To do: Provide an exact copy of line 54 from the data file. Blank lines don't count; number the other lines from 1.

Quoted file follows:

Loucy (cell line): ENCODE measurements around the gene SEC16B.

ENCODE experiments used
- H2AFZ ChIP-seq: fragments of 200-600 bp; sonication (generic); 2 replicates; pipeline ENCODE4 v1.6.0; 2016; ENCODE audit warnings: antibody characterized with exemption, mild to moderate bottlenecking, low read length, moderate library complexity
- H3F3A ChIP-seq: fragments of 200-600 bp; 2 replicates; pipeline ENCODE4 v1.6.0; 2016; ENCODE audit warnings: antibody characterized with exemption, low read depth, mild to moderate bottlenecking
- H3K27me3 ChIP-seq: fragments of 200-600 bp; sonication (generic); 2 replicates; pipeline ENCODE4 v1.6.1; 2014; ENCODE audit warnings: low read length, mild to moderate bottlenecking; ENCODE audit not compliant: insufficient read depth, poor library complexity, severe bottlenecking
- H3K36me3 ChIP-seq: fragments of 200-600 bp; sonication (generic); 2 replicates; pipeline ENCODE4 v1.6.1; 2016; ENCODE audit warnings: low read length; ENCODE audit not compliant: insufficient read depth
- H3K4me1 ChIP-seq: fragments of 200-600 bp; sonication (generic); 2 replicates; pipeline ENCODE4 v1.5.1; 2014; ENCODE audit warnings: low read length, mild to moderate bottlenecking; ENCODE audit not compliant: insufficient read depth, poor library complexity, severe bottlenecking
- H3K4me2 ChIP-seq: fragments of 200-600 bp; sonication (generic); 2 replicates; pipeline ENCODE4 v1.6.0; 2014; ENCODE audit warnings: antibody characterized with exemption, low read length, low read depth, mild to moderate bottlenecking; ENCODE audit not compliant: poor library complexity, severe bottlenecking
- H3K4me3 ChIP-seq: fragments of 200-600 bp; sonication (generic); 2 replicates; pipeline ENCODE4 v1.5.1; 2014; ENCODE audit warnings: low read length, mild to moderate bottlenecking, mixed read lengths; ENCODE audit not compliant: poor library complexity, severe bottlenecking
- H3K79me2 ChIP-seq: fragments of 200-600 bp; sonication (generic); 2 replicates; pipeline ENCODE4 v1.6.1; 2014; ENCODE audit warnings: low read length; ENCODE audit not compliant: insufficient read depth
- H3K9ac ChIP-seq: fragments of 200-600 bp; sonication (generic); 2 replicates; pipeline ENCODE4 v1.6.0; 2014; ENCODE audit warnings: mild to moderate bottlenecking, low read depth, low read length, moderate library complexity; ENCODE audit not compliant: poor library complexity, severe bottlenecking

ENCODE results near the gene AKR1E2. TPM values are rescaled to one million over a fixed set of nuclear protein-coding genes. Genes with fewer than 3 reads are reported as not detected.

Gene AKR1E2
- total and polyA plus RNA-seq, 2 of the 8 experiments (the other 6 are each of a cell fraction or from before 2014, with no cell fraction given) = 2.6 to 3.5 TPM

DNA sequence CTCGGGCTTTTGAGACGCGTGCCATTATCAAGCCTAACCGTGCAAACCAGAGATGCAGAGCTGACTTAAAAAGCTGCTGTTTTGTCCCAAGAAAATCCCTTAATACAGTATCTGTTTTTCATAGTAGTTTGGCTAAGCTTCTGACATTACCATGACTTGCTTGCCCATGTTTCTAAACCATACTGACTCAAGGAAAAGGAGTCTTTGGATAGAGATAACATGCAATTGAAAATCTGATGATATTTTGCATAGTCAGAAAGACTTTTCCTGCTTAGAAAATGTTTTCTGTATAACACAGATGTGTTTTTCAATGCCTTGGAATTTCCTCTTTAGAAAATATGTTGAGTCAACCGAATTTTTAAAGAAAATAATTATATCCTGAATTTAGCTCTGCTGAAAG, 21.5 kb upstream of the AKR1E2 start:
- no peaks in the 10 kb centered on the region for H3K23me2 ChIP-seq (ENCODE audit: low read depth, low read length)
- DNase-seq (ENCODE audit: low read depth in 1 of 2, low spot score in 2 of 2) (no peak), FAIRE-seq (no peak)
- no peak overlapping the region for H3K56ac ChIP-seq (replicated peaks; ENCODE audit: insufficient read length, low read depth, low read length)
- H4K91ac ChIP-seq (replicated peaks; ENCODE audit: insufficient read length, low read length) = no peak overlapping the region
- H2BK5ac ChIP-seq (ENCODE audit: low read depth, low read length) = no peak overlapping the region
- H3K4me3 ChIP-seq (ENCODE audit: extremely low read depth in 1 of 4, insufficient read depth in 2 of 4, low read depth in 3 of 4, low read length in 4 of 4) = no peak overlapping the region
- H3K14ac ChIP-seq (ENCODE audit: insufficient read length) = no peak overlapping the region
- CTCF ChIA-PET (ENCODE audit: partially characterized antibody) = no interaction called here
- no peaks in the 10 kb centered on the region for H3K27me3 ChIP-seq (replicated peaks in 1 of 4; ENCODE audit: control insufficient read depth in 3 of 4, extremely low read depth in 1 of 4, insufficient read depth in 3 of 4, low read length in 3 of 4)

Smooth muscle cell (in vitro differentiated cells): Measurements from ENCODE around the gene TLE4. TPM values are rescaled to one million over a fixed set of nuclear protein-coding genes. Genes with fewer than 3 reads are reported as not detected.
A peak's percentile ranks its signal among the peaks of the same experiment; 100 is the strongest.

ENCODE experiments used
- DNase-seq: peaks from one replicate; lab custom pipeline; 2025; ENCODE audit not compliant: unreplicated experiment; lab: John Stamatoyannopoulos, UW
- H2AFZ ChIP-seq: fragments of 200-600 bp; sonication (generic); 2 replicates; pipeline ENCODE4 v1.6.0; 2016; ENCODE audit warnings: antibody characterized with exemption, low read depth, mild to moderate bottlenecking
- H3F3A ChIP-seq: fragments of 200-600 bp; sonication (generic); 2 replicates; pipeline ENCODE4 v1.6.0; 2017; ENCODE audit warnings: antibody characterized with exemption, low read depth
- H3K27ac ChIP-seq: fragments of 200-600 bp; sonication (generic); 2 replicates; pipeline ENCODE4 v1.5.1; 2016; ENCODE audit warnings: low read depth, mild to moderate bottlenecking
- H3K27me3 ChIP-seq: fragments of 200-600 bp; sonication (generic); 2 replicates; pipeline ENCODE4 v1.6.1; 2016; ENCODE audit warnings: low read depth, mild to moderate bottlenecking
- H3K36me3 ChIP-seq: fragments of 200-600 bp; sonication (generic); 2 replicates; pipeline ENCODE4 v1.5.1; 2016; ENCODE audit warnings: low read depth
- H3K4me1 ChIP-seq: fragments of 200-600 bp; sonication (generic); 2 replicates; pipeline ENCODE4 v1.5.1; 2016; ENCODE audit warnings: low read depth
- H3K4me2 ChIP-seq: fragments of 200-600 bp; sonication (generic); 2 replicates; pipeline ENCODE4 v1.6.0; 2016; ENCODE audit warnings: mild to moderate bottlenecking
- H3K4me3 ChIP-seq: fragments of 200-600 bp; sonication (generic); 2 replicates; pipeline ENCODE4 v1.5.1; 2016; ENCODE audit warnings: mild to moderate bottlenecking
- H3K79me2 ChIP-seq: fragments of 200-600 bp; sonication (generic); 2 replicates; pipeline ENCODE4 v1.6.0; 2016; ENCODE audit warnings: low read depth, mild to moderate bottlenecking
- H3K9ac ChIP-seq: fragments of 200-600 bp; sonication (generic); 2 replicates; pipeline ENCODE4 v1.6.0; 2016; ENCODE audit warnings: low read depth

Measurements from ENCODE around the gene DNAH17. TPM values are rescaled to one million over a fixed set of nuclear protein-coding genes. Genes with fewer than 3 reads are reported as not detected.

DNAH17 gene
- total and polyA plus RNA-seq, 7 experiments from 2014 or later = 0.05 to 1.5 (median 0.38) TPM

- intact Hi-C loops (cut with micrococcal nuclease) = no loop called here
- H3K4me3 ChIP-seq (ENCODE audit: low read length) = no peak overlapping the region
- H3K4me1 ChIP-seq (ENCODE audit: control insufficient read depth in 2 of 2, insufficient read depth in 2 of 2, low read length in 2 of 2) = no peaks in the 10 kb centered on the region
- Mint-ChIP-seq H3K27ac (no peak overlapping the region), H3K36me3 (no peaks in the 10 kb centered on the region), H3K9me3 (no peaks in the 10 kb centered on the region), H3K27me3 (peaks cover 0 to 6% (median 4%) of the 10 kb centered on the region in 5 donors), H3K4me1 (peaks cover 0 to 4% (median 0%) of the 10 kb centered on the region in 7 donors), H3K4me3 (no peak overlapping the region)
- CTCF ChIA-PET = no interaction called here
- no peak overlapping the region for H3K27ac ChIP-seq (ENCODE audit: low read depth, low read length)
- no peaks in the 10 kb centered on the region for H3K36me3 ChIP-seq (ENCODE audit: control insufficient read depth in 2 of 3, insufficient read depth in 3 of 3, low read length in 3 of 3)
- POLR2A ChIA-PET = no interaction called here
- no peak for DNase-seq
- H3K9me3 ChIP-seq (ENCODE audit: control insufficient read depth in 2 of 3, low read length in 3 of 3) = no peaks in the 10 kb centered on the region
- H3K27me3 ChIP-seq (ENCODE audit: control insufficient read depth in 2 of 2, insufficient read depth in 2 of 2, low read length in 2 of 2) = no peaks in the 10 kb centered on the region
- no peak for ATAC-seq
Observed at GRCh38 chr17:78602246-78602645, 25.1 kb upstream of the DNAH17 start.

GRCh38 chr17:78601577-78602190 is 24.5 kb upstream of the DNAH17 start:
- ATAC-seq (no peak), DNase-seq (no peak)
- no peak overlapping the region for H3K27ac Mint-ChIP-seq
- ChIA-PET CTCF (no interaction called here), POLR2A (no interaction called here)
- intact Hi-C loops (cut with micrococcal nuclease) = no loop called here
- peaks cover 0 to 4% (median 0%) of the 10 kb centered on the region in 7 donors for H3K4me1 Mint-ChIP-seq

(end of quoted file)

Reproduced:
Observed at GRCh38 chr17:78602246-78602645, 25.1 kb upstream of the DNAH17 start.